Hersh is forced to acknowledge that U.S. forces may not be attacking Iranian authorities directly, but supporting anti-government insurgent groups much the way U.S. forces aided surrogates in the war against the Taliban in Afghanistan.
Many of the activities may be being carried out by dissidents in Iran, and not by Americans in the field.
(“May be being carried out?” Where’s Hersh’s evidence to the contrary?)
Then Hersh mounts the argument against the strategy of supporting anti-Iranian military activity, using academics and other quotables as proxies (and omitting contrasting voices):
Relying heavily on a retired U.S. Air Force colonel, Sam Gardiner, “who has taught strategy at the National War College and now conducts war games centered on Iran for the federal government, think tanks, and universities,” Hersh promotes the idea that “the violence, rather than weakening Iran’s religious government, may generate support for it.”
Hersh goes on:
A strategy of using ethnic minorities to undermine Iran is flawed, according to Vali Nasr, who teaches international politics at Tufts University and is also a senior fellow at the Council on Foreign Relations.
The White House’s reliance on questionable operatives, and on plans involving possible lethal action inside Iran, has created anger as well as anxiety within the Special Operations and intelligence communities.
Hersh’s source? An anonymous “Pentagon consultant who is involved in the war on terror,” who says:
“We’ve had wonderful results in the Horn of Africa with the use of surrogates and false flags—basic counterintelligence and counter-insurgency tactics. And we’re beginning to tie them in knots in Afghanistan. But the White House is going to kill the program if they use it to go after Iran. It’s one thing to engage in selective strikes and assassinations in Waziristan and another in Iran. The White House believes that one size fits all, but the legal issues surrounding extrajudicial killings in Waziristan are less of a problem because Al Qaeda and the Taliban cross the border into Afghanistan and back again, often with U.S. and NATO forces in hot pursuit. The situation is not nearly as clear in the Iranian case. All the considerations—judicial, strategic, and political—are different in Iran.”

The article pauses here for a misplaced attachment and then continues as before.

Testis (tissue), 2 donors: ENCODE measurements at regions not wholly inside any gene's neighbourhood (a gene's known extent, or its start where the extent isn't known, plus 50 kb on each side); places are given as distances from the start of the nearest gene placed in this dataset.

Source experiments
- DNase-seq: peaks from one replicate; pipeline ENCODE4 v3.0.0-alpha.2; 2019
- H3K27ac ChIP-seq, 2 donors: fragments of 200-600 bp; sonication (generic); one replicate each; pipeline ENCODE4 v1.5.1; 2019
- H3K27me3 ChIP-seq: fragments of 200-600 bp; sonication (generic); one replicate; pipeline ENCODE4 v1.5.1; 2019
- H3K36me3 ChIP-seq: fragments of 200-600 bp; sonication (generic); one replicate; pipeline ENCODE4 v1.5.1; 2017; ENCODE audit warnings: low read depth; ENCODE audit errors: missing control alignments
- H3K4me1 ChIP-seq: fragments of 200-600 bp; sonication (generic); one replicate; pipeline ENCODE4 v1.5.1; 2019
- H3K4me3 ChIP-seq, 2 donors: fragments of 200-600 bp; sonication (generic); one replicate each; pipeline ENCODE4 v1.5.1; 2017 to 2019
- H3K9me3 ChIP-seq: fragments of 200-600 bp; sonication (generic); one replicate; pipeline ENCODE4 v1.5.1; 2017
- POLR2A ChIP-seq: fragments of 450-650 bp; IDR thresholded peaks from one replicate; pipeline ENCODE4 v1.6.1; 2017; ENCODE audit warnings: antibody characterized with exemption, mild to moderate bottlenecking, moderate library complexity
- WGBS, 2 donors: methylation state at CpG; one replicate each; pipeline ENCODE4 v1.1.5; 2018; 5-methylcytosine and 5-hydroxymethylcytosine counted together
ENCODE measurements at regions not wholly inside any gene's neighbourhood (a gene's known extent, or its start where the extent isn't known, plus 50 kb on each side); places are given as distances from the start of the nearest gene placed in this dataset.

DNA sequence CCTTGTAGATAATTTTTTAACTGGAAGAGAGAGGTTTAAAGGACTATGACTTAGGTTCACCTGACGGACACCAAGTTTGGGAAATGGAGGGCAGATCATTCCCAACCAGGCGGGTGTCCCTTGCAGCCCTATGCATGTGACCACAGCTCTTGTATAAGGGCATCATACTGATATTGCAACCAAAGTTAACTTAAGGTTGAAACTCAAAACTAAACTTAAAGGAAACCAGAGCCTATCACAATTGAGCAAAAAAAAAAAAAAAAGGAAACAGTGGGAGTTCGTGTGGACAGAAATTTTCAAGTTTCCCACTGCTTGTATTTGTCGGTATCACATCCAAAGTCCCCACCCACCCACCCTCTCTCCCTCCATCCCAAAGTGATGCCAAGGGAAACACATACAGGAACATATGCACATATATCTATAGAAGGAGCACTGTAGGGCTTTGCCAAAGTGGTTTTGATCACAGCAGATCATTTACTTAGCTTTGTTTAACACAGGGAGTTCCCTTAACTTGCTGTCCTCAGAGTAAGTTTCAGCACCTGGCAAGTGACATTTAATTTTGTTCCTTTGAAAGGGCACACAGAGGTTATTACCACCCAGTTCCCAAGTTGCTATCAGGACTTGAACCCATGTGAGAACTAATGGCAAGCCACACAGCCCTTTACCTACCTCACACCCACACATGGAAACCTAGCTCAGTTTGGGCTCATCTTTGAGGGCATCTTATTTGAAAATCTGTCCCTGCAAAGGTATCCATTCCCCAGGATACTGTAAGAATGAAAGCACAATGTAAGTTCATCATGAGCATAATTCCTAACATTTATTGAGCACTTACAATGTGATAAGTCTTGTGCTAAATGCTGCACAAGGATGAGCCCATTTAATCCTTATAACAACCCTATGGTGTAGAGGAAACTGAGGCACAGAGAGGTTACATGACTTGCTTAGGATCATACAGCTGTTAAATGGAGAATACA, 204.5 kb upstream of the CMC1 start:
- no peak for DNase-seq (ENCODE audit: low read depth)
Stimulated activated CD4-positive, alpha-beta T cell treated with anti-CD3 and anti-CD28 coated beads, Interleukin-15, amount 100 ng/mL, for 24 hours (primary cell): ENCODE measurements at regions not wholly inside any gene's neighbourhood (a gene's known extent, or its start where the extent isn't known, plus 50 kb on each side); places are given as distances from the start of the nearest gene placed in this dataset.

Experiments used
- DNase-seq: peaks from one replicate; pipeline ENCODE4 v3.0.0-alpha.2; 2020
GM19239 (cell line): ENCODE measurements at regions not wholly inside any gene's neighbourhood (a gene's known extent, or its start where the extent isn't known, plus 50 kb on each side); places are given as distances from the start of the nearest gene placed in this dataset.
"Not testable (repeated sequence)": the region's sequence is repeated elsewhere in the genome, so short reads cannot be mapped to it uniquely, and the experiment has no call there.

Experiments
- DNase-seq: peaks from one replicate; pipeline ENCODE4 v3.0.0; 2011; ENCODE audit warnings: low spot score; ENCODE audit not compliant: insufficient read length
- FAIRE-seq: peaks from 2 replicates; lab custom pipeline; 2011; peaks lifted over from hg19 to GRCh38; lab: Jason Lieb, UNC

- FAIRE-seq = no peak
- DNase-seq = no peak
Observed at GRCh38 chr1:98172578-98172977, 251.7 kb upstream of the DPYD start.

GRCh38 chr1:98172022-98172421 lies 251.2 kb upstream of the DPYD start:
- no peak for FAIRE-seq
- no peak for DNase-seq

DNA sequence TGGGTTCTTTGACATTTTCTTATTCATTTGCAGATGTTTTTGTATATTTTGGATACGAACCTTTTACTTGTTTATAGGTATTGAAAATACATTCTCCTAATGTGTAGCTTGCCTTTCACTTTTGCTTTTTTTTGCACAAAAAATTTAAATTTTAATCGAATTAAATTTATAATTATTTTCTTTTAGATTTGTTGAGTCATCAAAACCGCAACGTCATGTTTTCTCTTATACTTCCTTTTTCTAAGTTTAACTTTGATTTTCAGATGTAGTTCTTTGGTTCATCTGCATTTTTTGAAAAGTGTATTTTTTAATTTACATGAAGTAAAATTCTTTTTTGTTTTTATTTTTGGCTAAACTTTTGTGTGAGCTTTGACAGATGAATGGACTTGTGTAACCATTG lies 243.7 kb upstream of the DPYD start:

Finally, Hersh uses U.S. opinion polls to argue against the anti-government activities he believes are taking place in Iran. He cites a Gallup poll from November 2007 that showed that only 18 percent of those polled favored U.S. military action against Iran, as opposed to 73 percent who favored economic action and diplomacy.
It’s a bit disingenuous to cite this poll, however, when the question – “What do you think the United States should do to get Iran to shut down its nuclear program: Take military action against Iran or rely mainly on economic and diplomatic efforts?” – likely prompted respondents to assume Gallup was asking about a major U.S. strike against Iran, not the type of covert operations Hersh describes in his article.
Ominously, Hersh warns that U.S. public opinion could shift in favor of a war against Iran, if the administration manipulates them the right way. Concluding, he notes that both John McCain and Barack Obama have said they’d keep the threat of military action against Iran on the table.
My problem with this piece isn’t the implicit criticism of the strategy of using covert operatives to weaken the Iranian regime’s stranglehold on its people, though that strategy seems prudent and timely, especially given the alternatives (full-out war or doing nothing). Nor is it impossible that the administration is doing the things Hersh attributes to it.
My problem is that Hersh’s piece isn’t supported by the facts he presents, the reporting is one-sided, the piece is selective in its reliance on questionable anonymous sources, and it’s an opinion essay parading as journalism. Hersh’s story leaves the reader with a sense of great alarm about a strategy – whose manifestation is unclear, and which may or may not be in use – to challenge Iranian power.
If this really were what was going to bring the U.S. to war against Iran (the conclusion that Hersh wants you to be afraid of), why is the administration only spending a lousy 400 million bucks on it?
What do you think? Read the piece and let me know.